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Department of English and Modern Languages
Faculty of Humanities and Social Sciences
+44 (0)1865 484315
I have supervised PhD students working on Sara and Hartley Coleridge to completion. I would be keen to supervise doctoral students with an interest in working- / labouring-class writing and culture, the representation of rural life and the rural community, the representation of the relationship between space / landscape and individual / community identity, witchcraft and magic in literature, or representations of the relationships between humans and other animals.
My research interests span eighteeth- and nineteenth-century literature. My particular interests include working- / labouring-class writing and culture, the representation of rural life and the rural community, the representation of the relationship between space / landscape and individual / community identity, the representation of witchcraft and magic, and the representation of relationships between humans and other animals.
I had an AHRC Early Career Fellowship, the object of which was to complete my bookRomanticism and the Rural Community. This focuses on the polemical writings of John Thelwall, Hannah More, Arthur Young and Thomas Spence, the poetry of Robert Burns, William Wordsworth, George Crabbe, Robert Bloomfield, John Clare, Susanna Blamire and Ebenezer Elliot, and the fiction of Jane Austen.
I also led a collaborative British Academy funded project which is exploring the relationship between reported incidents of witchcraft and fictional narratives, and the manner in which the representation of witchcraft and magic contributes to the construction of county / regional identity in nineteenth- and early twentieth-century fiction.
My Oxford Poets and Exiled Writers project was funded by an Arts Council Grant.
My Mapping Magic project facilitates the sharing of glimpses of the past in a forum “where everyone has the chance to see it, add to it, learn from it, debate it and use it to build up a more complete understanding of the world.” Anyone can go online and ‘pin’ a snippet of text, historical photo, video, audio recording or personal recollection to an interactive map.
Regional launch events are planned for Mapping Magic in Selkirk, Scotland, in partnership with Selkirk Conservation Area Regeneration Scheme; in Haworth, West Yorkshire in partnership with the Bronte Parsonage Museum; and in Shrewsbury, in partnership with Discovering Shropshire’s History.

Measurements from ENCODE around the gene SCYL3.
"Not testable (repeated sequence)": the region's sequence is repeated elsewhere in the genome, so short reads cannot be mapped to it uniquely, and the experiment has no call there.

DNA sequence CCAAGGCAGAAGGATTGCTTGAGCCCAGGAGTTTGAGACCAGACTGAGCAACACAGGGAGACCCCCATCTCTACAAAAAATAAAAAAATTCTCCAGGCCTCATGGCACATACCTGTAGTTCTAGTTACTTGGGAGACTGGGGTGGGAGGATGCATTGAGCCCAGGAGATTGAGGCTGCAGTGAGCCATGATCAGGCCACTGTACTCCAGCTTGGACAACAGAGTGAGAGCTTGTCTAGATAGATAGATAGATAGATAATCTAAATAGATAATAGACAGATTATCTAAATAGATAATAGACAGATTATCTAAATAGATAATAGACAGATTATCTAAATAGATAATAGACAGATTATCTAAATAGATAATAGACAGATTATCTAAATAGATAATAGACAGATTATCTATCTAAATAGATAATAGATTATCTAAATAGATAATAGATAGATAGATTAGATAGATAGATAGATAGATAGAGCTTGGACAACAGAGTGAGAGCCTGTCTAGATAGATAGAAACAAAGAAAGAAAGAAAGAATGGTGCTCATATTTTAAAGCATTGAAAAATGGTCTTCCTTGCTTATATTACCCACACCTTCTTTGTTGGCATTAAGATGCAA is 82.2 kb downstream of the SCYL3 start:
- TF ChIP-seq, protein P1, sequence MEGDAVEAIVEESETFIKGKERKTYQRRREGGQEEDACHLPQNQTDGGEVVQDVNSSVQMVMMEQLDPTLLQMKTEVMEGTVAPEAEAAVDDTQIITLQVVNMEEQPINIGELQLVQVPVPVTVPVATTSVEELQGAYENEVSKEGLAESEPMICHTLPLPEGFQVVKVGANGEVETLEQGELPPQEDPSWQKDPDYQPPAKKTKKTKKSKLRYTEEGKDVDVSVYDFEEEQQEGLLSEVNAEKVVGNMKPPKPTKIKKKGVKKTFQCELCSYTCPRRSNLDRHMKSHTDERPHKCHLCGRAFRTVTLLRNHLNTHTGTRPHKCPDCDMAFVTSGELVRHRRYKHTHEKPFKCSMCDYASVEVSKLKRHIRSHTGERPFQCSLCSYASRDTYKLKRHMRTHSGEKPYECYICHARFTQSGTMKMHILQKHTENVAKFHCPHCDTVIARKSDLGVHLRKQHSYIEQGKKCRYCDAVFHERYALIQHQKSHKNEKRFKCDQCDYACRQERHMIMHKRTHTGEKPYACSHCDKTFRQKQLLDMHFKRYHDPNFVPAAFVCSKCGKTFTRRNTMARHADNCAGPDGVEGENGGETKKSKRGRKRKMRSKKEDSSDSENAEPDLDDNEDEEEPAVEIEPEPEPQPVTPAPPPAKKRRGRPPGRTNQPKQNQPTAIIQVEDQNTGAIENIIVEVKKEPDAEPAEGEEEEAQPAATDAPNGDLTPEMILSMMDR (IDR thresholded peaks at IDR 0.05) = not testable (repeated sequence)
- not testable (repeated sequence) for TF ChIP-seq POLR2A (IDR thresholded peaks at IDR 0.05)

Rural Community: The Past Shaping the Present Shaping the Future
With Oxfordshire Rural Community Council, I jointly organised a workshop programme (for humanities academics, local policy-makers and representatives of the charity sector) in 2013 entitled Rural Community: The Past Shaping the Present Shaping the Future. The aim of the workshops was to investigate ways in which the history and representation of rural community could shape local policy-development and implementation.
Oxford Poets and Exiled Writers
Finally, my Oxford Poets and Exiled Writers outreach project (2008-9), run jointly with a former colleague (Dr Rachel Buxton) and Asylum Welcome in Oxford, brought together established poets and exiled writers to produce new work on the theme of emigration and exile, and now forms a major part of one of the REF 2014 impact case studies for English at OBU.
This focuses on the polemical writings of John Thelwall, Hannah More, Arthur Young and Thomas Spence, the poetry of Robert Burns, William Wordsworth, George Crabbe, Robert Bloomfield, John Clare, Susanna Blamire and Ebenezer Elliot, and the fiction of Jane Austen.
This essay argues that Jez Butterworth’s Jerusalem challenges what Mark Shucksmith terms the “visioning of rural areas by hegemonic middle-class culture” (163), which still dominates the way many British people see the countryside and is rooted in nostalgia for a neat and pretty rural idyll, cleansed of untidy (bio)diversity. The second major line of argument is that the shadow of William Blake hangs heavily over the play, and that Rooster both embodies and employs the Blakean imagination in ways that challenge dominant “hegemonic” ideas about the rural. The untidy and disruptive Rooster, and the wood that bears his name, represent a very different kind of mindscape and a very different kind of (living) landscape. Simply by his presence in the wood he symbolizes an alternative way of being in the land. It is true that Rooster’s is an imperfect echo of the mythopoetic Blakean world-view, but it is nevertheless unmistakeably Blakean, so the prologue to Jerusalem, part of the preface to Blake’s Milton: A Poem in Two Books (1808), is central to a proper understanding of the play. Rooster’s verbal combativeness and mythopoetic visions penetrate the hypocrisy behind the veneer of respectability in Flintock, and the justifications for prevailing human relationships with the land.
The work of Walter Raymond (1852-1931) is now largely forgotten. Yet his Somerset novels, complemented by his ethnographic writings, contain depictions of local witchcraft belief that are worthy of study in literary and historical contexts. They raise issues regarding the fictional depiction of rural life and tradition, and the value of fiction as a folkloric and historical source.
I am a Senior Fellow of the Higher Education Academy.